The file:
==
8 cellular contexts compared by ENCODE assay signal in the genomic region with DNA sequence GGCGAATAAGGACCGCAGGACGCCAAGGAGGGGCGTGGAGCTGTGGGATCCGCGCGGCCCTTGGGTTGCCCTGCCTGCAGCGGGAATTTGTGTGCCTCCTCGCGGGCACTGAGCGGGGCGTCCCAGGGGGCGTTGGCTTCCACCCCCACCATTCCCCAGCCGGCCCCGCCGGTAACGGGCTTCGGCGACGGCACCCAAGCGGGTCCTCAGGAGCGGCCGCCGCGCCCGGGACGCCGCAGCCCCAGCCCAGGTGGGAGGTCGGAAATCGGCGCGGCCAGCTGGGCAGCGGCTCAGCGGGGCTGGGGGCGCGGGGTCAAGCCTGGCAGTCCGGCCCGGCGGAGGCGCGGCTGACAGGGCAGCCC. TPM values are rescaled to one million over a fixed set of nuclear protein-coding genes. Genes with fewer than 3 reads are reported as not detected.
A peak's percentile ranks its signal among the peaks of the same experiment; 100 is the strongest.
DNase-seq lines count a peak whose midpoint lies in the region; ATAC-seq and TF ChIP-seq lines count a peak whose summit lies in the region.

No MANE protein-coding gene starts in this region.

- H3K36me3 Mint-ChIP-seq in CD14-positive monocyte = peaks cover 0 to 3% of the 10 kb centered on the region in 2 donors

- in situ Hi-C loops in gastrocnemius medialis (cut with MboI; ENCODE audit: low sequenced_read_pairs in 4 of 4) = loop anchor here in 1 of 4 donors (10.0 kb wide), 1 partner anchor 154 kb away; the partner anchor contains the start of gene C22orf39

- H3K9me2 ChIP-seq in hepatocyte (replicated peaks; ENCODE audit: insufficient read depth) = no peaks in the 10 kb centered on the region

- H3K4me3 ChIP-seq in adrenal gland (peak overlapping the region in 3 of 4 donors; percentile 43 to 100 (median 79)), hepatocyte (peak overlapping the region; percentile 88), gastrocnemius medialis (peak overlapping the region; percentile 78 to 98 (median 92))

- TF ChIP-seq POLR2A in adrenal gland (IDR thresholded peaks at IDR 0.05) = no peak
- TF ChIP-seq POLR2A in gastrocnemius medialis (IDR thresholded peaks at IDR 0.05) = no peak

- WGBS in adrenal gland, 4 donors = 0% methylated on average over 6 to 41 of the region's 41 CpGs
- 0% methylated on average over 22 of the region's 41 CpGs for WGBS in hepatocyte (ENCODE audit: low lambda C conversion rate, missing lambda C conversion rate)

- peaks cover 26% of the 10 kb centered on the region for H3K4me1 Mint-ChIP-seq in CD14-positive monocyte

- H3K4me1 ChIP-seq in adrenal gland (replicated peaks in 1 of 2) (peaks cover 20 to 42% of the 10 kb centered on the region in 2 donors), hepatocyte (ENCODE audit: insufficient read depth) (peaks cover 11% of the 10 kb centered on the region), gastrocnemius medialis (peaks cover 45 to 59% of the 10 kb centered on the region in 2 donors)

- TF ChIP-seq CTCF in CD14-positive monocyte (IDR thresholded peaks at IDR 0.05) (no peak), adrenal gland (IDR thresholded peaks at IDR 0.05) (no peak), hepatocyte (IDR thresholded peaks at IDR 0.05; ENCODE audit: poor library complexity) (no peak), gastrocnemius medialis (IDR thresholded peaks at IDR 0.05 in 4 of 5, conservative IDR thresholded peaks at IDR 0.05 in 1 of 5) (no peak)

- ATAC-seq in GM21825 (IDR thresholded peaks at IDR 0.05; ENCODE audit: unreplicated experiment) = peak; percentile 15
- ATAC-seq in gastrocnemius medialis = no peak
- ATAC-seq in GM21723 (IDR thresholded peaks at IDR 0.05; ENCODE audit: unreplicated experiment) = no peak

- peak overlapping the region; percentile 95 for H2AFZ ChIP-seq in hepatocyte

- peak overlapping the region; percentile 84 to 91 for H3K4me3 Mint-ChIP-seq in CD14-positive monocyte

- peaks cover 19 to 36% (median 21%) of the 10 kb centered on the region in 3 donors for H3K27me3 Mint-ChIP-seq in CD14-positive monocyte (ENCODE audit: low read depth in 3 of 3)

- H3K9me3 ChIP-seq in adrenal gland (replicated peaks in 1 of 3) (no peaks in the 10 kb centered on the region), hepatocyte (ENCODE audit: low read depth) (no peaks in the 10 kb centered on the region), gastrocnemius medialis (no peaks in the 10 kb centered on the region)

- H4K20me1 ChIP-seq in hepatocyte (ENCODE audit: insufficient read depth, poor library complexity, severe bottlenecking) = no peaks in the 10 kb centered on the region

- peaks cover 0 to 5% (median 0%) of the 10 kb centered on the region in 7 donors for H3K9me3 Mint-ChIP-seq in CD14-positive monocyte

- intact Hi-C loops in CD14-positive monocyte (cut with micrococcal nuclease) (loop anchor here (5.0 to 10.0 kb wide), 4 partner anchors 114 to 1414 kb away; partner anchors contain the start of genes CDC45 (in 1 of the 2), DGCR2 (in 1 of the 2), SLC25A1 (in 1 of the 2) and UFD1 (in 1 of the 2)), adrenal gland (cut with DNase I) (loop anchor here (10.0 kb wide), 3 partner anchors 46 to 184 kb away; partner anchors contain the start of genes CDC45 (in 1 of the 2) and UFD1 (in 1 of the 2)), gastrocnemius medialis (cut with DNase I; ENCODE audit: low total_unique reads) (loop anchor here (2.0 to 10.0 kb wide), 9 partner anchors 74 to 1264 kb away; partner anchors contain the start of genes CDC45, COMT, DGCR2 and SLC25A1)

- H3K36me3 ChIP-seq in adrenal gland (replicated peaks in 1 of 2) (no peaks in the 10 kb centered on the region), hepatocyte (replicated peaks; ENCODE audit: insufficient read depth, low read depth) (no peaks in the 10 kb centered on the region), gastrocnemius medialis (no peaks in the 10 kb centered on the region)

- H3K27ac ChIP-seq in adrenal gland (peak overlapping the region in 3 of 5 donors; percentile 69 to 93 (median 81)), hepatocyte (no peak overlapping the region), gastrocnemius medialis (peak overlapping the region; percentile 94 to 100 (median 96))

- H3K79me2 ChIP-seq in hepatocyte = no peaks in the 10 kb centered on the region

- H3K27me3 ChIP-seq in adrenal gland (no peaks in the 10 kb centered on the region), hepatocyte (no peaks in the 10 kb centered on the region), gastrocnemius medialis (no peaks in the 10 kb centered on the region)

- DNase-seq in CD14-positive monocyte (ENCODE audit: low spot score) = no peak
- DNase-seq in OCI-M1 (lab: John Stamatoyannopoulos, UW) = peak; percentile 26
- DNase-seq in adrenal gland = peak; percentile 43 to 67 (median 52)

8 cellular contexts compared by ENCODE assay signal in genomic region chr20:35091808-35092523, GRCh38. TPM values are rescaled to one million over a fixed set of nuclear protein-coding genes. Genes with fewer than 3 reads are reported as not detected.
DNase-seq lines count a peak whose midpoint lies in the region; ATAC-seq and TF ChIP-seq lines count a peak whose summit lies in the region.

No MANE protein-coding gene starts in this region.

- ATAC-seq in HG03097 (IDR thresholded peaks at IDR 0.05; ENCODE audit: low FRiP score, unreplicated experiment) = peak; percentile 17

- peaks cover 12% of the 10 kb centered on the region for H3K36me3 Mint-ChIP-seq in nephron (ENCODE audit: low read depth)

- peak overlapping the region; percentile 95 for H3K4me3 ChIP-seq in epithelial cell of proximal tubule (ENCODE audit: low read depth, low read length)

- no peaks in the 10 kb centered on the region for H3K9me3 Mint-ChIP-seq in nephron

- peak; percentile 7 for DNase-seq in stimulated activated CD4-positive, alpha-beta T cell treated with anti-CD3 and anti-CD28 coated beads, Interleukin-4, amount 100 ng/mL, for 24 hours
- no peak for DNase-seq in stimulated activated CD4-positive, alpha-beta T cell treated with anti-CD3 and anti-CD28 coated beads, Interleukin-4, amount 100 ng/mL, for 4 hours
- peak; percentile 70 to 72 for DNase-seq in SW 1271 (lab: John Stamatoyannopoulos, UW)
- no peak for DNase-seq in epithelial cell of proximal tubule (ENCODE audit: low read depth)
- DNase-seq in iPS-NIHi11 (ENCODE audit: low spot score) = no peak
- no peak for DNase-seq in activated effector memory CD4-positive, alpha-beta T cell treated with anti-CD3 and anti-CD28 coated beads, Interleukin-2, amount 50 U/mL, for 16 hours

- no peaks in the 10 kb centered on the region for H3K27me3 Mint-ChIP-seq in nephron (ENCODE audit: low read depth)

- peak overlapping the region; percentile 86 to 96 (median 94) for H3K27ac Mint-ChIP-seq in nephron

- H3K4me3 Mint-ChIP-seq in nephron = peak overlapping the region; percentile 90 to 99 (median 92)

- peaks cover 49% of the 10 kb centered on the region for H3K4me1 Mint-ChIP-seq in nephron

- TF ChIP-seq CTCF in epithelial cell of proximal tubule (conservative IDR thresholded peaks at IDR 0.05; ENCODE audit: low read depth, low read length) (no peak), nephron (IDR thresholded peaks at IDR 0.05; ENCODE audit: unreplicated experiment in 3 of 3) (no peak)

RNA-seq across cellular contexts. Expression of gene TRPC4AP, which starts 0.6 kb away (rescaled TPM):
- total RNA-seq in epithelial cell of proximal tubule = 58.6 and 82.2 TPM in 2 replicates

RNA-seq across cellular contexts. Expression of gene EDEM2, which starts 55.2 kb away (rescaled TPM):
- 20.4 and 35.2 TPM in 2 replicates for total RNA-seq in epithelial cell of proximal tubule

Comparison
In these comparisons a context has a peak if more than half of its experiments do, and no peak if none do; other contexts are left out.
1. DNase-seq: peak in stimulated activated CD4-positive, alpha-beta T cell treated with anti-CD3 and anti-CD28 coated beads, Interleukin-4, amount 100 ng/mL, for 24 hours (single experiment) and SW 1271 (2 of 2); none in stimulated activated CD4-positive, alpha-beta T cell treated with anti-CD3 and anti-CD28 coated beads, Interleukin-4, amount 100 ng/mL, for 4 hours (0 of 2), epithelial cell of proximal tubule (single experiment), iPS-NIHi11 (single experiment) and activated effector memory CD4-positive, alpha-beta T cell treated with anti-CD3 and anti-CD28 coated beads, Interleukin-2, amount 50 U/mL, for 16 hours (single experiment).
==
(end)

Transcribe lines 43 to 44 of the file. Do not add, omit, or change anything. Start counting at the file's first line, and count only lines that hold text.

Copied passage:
- no peak for DNase-seq in epithelial cell of proximal tubule (ENCODE audit: low read depth)
- DNase-seq in iPS-NIHi11 (ENCODE audit: low spot score) = no peak